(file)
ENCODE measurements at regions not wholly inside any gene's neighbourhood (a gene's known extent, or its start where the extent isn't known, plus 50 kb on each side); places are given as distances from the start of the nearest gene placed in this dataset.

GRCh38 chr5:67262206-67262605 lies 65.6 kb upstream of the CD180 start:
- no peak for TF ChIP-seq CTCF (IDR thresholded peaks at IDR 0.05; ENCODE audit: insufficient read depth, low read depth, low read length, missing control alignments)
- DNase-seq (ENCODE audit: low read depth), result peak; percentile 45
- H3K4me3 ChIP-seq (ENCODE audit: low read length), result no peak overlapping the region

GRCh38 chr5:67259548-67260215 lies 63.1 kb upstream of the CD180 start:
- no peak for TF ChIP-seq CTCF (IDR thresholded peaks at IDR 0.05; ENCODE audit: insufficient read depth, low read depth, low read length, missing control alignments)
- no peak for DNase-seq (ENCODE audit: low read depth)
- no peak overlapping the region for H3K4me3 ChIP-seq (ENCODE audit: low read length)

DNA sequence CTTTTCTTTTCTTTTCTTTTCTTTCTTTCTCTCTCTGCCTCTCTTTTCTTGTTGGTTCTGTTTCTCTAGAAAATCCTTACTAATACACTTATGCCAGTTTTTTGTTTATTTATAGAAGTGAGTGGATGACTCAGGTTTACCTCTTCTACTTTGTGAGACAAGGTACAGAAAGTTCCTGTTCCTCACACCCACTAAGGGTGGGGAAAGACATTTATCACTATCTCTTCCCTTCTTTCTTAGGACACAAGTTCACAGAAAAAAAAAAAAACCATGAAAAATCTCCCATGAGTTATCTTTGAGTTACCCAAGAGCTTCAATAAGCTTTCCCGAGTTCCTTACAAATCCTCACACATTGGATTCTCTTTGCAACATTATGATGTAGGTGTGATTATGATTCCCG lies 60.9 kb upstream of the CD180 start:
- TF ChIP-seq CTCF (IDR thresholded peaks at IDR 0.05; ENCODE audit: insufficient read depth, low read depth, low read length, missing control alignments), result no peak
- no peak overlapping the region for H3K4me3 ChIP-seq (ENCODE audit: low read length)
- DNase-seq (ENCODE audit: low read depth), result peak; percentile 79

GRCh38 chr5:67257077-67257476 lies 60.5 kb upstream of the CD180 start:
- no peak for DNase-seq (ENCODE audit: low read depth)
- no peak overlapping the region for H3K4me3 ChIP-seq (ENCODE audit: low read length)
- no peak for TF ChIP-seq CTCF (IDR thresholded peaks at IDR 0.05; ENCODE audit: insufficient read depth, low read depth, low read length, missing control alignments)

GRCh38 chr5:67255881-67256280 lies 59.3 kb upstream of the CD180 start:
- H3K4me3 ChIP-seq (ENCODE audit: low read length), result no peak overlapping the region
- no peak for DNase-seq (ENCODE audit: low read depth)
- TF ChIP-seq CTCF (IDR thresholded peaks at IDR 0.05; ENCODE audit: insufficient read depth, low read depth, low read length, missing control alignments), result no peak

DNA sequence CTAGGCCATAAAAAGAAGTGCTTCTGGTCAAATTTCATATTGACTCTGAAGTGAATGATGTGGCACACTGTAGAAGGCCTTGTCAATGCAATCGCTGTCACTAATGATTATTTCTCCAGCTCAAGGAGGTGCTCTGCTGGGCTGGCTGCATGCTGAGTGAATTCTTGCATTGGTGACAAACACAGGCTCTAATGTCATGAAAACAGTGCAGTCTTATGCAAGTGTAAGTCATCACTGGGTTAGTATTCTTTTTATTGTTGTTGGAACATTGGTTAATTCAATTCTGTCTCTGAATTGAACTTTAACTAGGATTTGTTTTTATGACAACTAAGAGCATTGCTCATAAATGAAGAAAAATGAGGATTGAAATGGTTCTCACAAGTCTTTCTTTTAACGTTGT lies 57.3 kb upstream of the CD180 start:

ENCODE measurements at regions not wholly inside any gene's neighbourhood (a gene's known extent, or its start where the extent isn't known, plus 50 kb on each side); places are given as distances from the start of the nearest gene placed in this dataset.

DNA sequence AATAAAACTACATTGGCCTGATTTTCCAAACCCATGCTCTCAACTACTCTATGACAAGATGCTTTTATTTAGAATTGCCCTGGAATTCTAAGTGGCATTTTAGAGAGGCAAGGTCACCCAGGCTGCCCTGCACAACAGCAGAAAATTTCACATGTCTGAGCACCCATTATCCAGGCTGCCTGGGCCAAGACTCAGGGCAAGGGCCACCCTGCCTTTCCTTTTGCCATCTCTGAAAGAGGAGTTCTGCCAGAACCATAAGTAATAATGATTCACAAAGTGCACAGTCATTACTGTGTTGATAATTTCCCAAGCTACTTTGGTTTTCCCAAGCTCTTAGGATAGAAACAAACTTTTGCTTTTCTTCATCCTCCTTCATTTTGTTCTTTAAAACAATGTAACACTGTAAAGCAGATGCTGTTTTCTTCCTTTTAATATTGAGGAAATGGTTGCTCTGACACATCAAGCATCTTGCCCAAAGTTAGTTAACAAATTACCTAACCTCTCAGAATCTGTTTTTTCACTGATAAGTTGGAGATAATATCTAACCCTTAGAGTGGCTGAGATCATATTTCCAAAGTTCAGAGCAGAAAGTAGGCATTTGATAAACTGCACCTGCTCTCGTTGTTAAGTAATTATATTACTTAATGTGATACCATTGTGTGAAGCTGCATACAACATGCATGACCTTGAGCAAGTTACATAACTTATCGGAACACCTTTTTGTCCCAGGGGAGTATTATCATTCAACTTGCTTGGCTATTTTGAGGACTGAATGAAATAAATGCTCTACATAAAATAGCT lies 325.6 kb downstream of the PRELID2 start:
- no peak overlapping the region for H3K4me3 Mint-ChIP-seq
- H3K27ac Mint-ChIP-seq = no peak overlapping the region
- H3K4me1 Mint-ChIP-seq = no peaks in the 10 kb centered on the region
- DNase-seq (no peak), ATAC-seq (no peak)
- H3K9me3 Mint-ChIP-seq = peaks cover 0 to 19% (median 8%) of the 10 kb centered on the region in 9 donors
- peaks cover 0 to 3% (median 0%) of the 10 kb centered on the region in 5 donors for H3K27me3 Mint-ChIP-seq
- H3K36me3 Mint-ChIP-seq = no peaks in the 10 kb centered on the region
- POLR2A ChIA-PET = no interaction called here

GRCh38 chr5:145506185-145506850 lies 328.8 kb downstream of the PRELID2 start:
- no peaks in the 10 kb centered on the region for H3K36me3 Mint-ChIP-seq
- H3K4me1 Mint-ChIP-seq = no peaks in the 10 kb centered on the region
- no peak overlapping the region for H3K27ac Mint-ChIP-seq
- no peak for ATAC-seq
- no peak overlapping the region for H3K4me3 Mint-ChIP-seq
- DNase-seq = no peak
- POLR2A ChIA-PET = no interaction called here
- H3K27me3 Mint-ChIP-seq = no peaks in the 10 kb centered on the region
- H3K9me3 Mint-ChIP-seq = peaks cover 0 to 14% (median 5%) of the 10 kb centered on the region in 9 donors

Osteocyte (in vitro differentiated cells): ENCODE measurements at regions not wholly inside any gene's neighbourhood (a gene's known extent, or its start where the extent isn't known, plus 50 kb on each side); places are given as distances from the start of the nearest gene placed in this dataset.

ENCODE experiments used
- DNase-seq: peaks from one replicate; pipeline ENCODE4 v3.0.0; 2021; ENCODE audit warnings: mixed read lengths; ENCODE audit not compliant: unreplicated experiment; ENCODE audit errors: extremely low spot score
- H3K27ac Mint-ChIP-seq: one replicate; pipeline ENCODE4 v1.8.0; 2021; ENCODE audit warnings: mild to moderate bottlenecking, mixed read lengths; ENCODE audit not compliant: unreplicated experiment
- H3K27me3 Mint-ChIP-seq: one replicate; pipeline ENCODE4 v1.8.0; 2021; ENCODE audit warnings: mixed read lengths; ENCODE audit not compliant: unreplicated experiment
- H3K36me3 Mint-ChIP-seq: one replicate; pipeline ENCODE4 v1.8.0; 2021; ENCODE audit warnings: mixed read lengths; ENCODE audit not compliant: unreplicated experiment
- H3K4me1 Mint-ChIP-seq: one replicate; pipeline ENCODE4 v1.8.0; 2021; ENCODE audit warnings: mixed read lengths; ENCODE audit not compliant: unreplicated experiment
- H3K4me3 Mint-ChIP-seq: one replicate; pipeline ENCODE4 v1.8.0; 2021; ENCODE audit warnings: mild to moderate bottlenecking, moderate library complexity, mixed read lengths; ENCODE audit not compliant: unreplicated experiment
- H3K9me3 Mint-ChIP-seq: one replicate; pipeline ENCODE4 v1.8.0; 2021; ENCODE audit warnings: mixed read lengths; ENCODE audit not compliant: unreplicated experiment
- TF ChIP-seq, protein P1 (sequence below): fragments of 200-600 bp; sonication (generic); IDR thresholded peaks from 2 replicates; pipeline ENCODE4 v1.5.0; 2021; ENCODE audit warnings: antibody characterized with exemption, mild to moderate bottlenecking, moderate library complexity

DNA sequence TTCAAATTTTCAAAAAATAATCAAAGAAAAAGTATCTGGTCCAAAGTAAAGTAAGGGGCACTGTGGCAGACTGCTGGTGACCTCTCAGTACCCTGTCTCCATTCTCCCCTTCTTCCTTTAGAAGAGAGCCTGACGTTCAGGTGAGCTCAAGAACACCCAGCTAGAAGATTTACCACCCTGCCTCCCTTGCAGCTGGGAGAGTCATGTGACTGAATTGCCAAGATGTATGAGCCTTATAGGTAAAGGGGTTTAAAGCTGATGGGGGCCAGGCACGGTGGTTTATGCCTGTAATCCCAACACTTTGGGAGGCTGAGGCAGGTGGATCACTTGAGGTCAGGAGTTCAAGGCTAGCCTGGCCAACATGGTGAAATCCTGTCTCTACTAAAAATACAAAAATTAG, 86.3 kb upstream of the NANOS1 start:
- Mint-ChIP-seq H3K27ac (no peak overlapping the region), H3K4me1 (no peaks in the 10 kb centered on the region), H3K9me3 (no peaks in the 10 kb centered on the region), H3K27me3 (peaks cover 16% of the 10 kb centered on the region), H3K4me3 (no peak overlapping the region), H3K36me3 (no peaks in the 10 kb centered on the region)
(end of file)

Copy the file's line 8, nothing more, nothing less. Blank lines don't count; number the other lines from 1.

- no peak for DNase-seq (ENCODE audit: low read depth)